Death Shall Never Part Us – Commission

I just love doing commission pieces for people! There is something about sitting back and feeling into the energy of the person and then trying to create the perfect art to portray what the person is looking for.

This particular piece was done for a good friend of mine as a gift for two of my friends who got married during the pandemic. They love spooky things so this piece was important and special for me to make.

This piece happened in a few parts, as do most of them. Part 1. The idea! She wanted the text “Death shall never part us” with skeleton hands. So I sat down and drew out a sketch. This part can vary from project to project. I usually sketch out a rough draft with the meat of the art. I then scan and do final editing and layout composition on the computer. I can move the pieces around and get a clean layout…and it cuts the time in half for me. (I went to school to be a graphic designer / tech guru so this will probably always be a part of my design process in everything I do.) Drawing text is not my strong suit but I’m OCD about things being proportionate and centered… Laying the text out on a computer helps me out A LOT and allows me to move different parts of the design around to get the best composition without having to redraw the image 500 times (which I have done in the past and am not interested in doing in the future)

Once the design has been finalized and approved I then trace the image on to the wooden board and began carving. There is a process video of the carving process located on my instagram account. You can view the video by clicking here. PROCESS CARVING VIDEO

The text threw me off way more than it should have. I couldn’t figure out how to incorporate that into the design with the carving. I had to sit with that for a few days until I decided that it was fine as is and then moved forward with the wood burning part. I can get very in my head when something feels off in the art and I have this wonderfully bad habit of seeing things very linear and will sometimes miss other avenues that are actually the solution. I am blessed to have various creatives that I will go to bounce ideas off of. (I hope they never get tired of my random messages and calls!)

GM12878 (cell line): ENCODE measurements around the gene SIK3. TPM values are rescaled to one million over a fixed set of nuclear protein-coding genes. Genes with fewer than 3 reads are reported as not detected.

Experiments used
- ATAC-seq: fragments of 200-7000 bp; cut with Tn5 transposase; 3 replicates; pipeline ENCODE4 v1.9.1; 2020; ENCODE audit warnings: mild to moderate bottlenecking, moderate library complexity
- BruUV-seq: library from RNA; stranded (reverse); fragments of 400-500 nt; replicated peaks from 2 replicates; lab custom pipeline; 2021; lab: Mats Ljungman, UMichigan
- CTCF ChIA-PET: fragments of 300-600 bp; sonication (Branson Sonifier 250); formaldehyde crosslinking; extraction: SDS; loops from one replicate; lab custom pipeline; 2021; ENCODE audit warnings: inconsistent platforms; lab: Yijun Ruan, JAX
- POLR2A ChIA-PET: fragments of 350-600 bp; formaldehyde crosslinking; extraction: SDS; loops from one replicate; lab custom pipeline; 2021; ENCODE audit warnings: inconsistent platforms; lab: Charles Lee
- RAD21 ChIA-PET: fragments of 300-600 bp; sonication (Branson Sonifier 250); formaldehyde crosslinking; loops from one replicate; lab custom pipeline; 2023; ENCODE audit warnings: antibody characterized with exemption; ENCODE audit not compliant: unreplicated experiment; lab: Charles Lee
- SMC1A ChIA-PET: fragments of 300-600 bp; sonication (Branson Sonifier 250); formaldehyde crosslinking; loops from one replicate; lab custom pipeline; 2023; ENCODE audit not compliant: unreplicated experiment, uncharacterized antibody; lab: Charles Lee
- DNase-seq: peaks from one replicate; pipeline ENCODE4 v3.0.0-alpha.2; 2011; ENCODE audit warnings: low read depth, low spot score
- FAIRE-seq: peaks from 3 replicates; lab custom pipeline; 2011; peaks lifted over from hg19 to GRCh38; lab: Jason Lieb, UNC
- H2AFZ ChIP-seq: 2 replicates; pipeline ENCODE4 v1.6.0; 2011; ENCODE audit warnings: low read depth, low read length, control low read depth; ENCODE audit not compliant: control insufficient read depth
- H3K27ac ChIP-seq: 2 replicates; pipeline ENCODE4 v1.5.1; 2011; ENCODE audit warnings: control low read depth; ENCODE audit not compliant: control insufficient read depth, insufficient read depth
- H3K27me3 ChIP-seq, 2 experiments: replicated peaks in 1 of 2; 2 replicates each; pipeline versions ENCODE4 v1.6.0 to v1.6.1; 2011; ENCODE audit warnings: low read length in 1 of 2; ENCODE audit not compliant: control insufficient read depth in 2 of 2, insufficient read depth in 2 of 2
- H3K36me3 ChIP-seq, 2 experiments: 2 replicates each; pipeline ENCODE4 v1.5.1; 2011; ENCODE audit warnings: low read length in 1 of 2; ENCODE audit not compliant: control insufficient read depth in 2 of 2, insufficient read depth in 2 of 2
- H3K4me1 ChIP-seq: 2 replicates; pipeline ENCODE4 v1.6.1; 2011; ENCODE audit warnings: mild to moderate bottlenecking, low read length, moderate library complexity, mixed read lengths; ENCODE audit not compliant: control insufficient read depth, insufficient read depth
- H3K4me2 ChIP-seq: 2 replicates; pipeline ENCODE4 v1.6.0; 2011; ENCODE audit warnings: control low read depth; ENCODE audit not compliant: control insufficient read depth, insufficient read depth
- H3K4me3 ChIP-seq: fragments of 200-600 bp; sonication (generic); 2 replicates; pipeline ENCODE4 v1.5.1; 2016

Wood burning is seriously probably one of the most relaxing things for me. I get into a zone and block out the outside world. It can take me to a meditative state and I’ll come back hours later and wonder where the time went and how I actually did the piece. This piece was pretty simple with easy line work and minimal details. P.S. my cat Stag loves to help… I have another process video for the wood burning that you can view on my instagram by clicking here. WOOD BURNING PROCESS VIDEO

Once the line work is done I move on to the coloring. When I work on pieces before I even begin I will usually see the finished product in my head. It makes the creation process pretty easy. There is usually a flow to it. But once again, I have issues with text. The parts where the text are don’t usually show up finished in my head. I will have to flow with the piece as it’s created to see where that part wants to go as the piece grows. In this project I had to come up with creative ways to make it look right. The verbiage needed to pop from the piece. It is kind of a focal point after all. But it still needed to flow with the rest of the design. In the end, after staring at a blank square for a while I decided to just start painting and let the brush tell me what needed to go where.

I use water color washes to get the pigment laid down, but it also allows me to go and adjust if I need the wood grain to show through more in certain places. And most importantly mistakes can be rectified pretty easily. (Believe me, mistakes do happen, especially when you have 3 cats who love to help create!)

I can’t go into much more detail on how that process works because so much of it is just feeling into the art and intuitively just going with what feels need to be done. Once I finally got everything done in a way that felt right, I sealed the art. I always seal the watercolor with a varnish and once the varnish dries I paint a polycrylic protective finish over that.

I have to say, even though I had some struggles with this piece, I am so very happy with how this turned out!

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